A cold start is executed at t1, with the engine cranked and spark timing is held at MBT until the engine runs-up and idle conditions are met. In mode 1, spark timing is nominally retarded relative to MBT until catalyst light-off TCAT is met at t3. A disturbance to idle engine speed in mode 1, apparent at t2, may be caused, for example by use of power steering and may be controlled by nominally advancing spark timing as was described in FIG. 5. Spark timing is subsequently retarded to the nominal spark timing with concurrent coordination of throttle opening adjustment t2′. Further still, motor assist may also be used to maintain idle speed in additional to spark adjustments in mode 1. In another mode, for example, sub-mode 2.2, response to a similar disturbance may be controlled by a directionally opposite spark timing and throttle opening response, as described with respect to FIG. 7 above.

At t3, there is a switch to assist sub-mode 2.1 in this example so that spark timing is nominally advanced a magnitude ΔTM relative to the nominal spark timing. The magnitude ΔTM may achieve an over-advanced spark timing such that substantially no torque is produced by the engine. Here, the throttle opening is adjusted to regulate the amount of heating, while maintaining burning and combustion of the air-fuel mixture at t3′ and motor torque output increases to maintain idle engine speed. In another example, spark timing may be advanced but still producing substantial torque and the motor torque output may supplement the engine output torque to maintain idle engine speed. A disturbance to idle engine speed at t4, may be controlled by transiently increasing motor torque output at t4′.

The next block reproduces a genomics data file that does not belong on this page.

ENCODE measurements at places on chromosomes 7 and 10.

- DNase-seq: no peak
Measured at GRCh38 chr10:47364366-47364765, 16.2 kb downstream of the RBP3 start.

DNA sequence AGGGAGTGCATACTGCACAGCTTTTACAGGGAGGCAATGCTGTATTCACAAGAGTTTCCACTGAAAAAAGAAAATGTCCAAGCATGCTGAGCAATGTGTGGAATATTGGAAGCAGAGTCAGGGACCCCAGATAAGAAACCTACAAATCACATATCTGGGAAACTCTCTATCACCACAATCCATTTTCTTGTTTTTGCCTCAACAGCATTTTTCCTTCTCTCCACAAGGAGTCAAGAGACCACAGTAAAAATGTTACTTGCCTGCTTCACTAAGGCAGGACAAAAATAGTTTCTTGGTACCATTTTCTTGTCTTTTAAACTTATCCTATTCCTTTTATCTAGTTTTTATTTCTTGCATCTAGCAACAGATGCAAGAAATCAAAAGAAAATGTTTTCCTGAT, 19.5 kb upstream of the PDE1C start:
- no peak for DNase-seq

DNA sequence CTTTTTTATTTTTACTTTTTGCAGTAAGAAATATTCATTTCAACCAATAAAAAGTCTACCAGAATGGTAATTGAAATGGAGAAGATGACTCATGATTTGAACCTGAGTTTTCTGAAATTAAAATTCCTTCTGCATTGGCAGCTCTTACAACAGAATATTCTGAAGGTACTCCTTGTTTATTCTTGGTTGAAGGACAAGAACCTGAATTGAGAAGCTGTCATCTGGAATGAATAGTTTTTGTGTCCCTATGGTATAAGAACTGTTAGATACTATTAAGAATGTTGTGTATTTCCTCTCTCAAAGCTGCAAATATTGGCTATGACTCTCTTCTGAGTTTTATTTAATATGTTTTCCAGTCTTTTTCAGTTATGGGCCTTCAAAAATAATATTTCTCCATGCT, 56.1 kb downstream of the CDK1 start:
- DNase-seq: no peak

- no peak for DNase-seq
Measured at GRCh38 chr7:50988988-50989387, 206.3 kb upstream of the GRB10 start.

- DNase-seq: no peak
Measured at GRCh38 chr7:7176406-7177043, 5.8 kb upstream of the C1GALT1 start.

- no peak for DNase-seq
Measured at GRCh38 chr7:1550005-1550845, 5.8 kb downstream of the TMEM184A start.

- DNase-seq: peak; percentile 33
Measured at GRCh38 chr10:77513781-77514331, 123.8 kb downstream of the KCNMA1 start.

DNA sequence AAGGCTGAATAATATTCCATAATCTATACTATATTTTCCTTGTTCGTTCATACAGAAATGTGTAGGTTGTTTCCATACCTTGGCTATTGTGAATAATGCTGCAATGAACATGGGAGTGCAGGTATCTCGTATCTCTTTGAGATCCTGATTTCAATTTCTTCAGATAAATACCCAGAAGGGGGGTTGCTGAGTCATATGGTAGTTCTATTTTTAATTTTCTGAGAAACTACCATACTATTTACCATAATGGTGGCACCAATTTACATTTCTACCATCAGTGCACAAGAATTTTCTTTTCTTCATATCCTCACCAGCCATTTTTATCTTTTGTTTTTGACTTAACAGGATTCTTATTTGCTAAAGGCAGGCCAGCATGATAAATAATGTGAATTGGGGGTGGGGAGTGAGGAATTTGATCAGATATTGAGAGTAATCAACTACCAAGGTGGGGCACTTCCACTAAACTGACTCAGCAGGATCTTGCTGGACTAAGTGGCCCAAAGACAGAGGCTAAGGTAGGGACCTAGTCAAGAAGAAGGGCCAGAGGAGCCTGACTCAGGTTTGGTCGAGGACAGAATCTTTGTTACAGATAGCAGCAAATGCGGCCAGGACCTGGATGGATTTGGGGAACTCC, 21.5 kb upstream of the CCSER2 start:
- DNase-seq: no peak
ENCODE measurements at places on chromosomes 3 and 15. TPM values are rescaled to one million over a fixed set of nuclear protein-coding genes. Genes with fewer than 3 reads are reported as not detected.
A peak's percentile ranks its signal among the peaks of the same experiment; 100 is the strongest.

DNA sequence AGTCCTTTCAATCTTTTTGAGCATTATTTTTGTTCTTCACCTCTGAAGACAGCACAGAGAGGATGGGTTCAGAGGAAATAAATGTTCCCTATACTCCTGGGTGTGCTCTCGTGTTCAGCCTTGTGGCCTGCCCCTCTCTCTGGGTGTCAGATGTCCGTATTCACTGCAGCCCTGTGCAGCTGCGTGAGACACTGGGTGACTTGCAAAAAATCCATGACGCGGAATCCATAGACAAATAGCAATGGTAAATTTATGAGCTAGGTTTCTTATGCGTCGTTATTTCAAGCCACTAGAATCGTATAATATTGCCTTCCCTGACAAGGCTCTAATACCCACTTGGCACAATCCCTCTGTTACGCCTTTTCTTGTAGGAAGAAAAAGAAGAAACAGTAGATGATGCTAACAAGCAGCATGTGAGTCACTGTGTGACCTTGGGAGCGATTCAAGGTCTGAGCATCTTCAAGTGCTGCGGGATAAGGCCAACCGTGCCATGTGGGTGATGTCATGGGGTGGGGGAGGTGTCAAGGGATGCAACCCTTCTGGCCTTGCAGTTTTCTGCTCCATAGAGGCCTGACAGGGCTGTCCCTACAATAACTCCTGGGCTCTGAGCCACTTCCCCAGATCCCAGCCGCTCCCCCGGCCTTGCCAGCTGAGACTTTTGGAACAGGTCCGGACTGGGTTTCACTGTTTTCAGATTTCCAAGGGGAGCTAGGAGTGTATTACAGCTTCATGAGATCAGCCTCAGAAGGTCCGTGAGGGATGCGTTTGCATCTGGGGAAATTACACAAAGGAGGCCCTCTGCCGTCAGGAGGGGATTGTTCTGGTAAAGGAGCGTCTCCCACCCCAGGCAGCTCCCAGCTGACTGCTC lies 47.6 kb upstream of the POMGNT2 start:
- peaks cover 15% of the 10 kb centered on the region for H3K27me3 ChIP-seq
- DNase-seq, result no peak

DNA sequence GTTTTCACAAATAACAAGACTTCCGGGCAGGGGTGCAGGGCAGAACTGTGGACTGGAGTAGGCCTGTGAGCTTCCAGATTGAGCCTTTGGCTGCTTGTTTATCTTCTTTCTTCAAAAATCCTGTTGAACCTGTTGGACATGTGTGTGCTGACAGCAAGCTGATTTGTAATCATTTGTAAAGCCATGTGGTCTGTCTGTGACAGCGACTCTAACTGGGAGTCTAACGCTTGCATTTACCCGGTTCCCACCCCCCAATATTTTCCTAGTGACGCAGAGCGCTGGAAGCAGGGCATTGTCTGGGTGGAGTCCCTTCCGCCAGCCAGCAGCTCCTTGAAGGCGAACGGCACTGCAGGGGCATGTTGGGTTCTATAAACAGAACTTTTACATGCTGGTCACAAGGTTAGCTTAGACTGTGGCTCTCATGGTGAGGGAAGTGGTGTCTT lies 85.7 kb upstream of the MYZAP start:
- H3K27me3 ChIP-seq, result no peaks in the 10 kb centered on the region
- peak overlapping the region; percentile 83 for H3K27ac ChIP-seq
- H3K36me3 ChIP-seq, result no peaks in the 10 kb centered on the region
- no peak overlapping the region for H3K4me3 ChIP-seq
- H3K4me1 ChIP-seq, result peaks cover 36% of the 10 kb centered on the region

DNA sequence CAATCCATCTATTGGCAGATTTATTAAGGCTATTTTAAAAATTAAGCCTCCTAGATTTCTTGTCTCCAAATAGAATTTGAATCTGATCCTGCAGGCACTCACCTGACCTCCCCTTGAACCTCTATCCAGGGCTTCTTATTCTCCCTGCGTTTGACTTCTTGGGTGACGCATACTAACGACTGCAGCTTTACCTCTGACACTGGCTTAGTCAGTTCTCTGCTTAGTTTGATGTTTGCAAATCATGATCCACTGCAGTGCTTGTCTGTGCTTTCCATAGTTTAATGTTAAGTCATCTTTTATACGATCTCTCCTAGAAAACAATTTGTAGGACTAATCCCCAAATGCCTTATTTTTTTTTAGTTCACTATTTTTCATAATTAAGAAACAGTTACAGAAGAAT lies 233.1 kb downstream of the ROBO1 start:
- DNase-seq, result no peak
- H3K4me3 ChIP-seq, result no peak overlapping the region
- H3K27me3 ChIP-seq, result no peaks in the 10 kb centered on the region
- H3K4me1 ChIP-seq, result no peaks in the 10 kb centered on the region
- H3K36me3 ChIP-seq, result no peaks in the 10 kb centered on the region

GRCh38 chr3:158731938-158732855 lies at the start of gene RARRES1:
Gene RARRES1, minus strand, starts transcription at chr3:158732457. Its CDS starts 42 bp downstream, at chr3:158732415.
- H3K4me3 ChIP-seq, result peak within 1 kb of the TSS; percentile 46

When the desired engine coolant temperature TECT has been reached, a switch to mode 3 occurs at t5, such that spark timing is retarded a magnitude ΔTT relative to MBT to a nominal value not necessarily equal to that of mode 1 such that less excess engine heat can be sent to exhaust outtake and improved fuel consumption may be achieved. Further, throttle opening is increased and motor torque output torque is decreased at t5 so as to not disturb idle engine speed. The vehicle may remain in mode 3 while in idle speed control. However, in some examples, even after a significant duration of engine or vehicle operation, if the vehicle idles for an extended duration in a significantly cooler ambient temperature, increased cabin heating may be requested, especially in vehicles with large cabin volumes with multiple heating regions. In such an example, the system may be operated in mode 2 to provide the desired cabin heating.

Note that the example control and estimation routines that are depicted by the above process flows can be used with various engine and/or vehicle system configurations. The specific routines described herein may represent one or more of any number of processing strategies such as event-driven, interrupt-driven, multi-tasking, multi-threading, and the like. As such, various acts, operations, or functions illustrated may be performed in the sequence illustrated, in parallel, or in some cases omitted. Likewise, the order of processing is not necessarily required to achieve the features and advantages of the example embodiments described herein, but is provided for ease of illustration and description. One or more of the illustrated acts or functions may be repeatedly performed depending on the particular strategy being used. Further, the described acts may graphically represent code to be programmed into the computer readable storage medium in the engine control system.

It will be appreciated that the configurations and routines disclosed herein are exemplary in nature, and that these specific embodiments are not to be considered in a limiting sense, because numerous variations are possible. For example, the above technology can be applied to V-6, I-4, I-6, V-12, opposed 4, and other engine types. The subject matter of the present disclosure includes all novel and non-obvious combinations and subcombinations of the various systems and configurations, and other features, functions, and/or properties disclosed herein.